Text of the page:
Lipid accumulation by lesional macrophages can also reflect altered cholesterol efflux. To investigate the contribution of Rcan1 to cholesterol efflux, foam‐cell formation was induced in Apoe−/− and Apoe−/−Rcan1−/− peritoneal macrophages by incubating them with particles of acetylated LDL (acLDL), a non‐atherosclerotic modified form of LDL, in the presence of 3H‐cholesterol. Apoe−/−Rcan1−/− macrophages accumulated less 3H‐cholesterol (Fig S8A of Supporting Information). Addition of HDL to the foam‐cell cultures promoted cholesterol efflux, and this effect was modestly stronger in Rcan1‐deficient cells (Fig S8B of Supporting Information). Consistent with this effect, ABC transporter expression was slightly higher in Apoe−/−Rcan1−/− peritoneal macrophages and in atherosclerotic lesions in the aortic arch of these animals (Fig S8C–D of Supporting Information).
Rcan1 regulates oxLDL‐mediated inhibition of macrophage migration
The presence of macrophages in atheroma plaques depends not only on their recruitment, but also on their capacity to exit the plaque, a process strongly impaired by oxLDL (Angeli et al, 2004; Randolph, 2008). Since Rcan1 can either promote or repress cell migration (Espinosa et al, 2009; Iizuka et al, 2004; Minami et al, 2004), we first determined whether Rcan1 was required for chemotactic macrophage migration. Apoe−/− and Apoe−/−Rcan1−/− macrophages migrated similarly in Boyden Transwell chambers in response to MCP‐1 or a combination of MCP‐1 and fetal bovine serum (FBS) (Fig S9 of Supporting Information). We next investigated whether Rcan1 participated in oxLDL‐elicited inhibition of macrophage chemotaxis. While exposure of Apoe−/− macrophages to oxLDL sharply reduced their migration towards the chemotactic stimulus, Rcan1‐deficient macrophages were not affected (Fig 8A–B). Accordingly, in wound‐healing assays oxLDL inhibited random migration of MCP1‐treated Apoe−/− macrophages, but not that of Apoe−/−Rcan1−/− cells, as revealed by larger numbers of Apoe−/−Rcan1−/− cells invading the denuded area (Fig S10 of Supporting Information). In the Transwell assays neither LDL nor acLDL significantly altered migration of macrophages of either genotype towards the chemoattractant (Fig 8A–B). These data thus suggest that Rcan1 does not directly regulate macrophage migration, but is a central mediator of oxLDL‐elicited inhibition of their egress from atherosclerotic plaques.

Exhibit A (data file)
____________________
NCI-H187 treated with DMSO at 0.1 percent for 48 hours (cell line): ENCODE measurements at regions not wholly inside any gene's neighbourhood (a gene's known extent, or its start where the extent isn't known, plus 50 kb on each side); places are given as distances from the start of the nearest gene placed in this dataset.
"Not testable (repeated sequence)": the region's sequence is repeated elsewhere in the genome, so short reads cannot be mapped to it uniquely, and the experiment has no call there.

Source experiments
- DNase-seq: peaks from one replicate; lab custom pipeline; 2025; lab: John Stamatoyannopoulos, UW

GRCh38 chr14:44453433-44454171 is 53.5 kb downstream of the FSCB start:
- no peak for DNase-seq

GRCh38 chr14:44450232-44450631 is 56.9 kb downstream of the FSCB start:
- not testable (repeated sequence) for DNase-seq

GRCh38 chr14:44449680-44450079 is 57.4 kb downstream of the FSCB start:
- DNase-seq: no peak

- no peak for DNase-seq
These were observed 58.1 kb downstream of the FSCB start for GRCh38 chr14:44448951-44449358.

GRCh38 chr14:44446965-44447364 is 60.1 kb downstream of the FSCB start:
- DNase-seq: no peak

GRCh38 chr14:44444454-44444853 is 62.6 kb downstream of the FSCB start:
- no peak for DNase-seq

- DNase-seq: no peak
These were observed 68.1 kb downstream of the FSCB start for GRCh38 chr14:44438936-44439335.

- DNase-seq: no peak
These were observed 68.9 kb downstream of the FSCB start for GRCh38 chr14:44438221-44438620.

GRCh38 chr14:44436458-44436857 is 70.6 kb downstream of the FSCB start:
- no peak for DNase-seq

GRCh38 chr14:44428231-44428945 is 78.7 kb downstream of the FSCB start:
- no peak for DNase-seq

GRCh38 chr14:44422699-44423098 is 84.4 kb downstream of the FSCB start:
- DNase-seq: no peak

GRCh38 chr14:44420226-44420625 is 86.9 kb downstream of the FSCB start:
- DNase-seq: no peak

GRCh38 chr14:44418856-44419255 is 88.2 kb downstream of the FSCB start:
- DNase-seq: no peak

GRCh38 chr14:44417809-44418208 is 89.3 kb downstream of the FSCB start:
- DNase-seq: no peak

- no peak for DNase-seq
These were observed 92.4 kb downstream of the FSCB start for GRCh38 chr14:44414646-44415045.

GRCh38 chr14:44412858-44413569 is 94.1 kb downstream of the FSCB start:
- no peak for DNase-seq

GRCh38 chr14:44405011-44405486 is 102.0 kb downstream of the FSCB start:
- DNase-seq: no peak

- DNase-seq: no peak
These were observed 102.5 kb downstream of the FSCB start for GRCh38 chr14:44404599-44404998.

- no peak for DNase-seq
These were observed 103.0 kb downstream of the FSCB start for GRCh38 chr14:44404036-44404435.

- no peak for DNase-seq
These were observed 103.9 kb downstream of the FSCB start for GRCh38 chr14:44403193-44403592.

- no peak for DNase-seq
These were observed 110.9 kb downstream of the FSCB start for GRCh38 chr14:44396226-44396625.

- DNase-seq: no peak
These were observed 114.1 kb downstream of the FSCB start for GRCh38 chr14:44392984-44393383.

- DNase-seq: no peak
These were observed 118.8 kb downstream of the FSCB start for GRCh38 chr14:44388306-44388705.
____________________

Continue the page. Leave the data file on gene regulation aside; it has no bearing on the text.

Cell migration is a complex process that involves cellular spreading and cycles of formation and disruption of focal adhesion contacts (Stossel, 1994). To characterize the mechanisms by which Rcan1 mediates oxLDL‐induced inhibition of macrophage chemotaxis, we measured its role in oxLDL‐induced cell spreading. Spreading of Apoe−/− macrophages, but not that of Apoe−/−Rcan1−/− cells, was readily induced within 30 min of exposure to oxLDL (Fig 8C). Automated quantification of macrophage spreading revealed significant differences between Apoe−/− and Apoe−/−Rcan1−/− macrophages from early time points (Fig 8D).
Rcan1−/− macrophages express anti‐inflammatory phenotype markers
Although several types of macrophages have been detected in atherosclerotic lesions, macrophages with a classic M1‐like pro‐inflammatory phenotype appear to be the most abundant (Waldo et al, 2008). Given that oxLDL increases the expression of M1 markers (Chase et al, 2002) and Apoe−/−Rcan1−/− macrophages ingest oxLDL less efficiently than Apoe−/− macrophages, we postulated that atherosclerotic lesions of Apoe−/−Rcan1−/− mice might contain macrophages with a phenotype different from those of Apoe−/− mice. To test this, we analysed the expression of the anti‐inflammatory phenotype markers Mrc1 and IL‐10 in aortic cusps of Apoe−/− and Apoe−/−Rcan1−/− mice. Expression of both markers was higher in lesions from Apoe−/−Rcan1−/− mice (Fig 9A–B), and IL‐10 levels were also higher in the aortic arch of atherosclerotic Apoe−/−Rcan1−/− mice (Fig S11 of Supporting Information). These data suggest that lesions in Apoe−/−Rcan1−/− mice are enriched in macrophages with a rather anti‐inflammatory phenotype.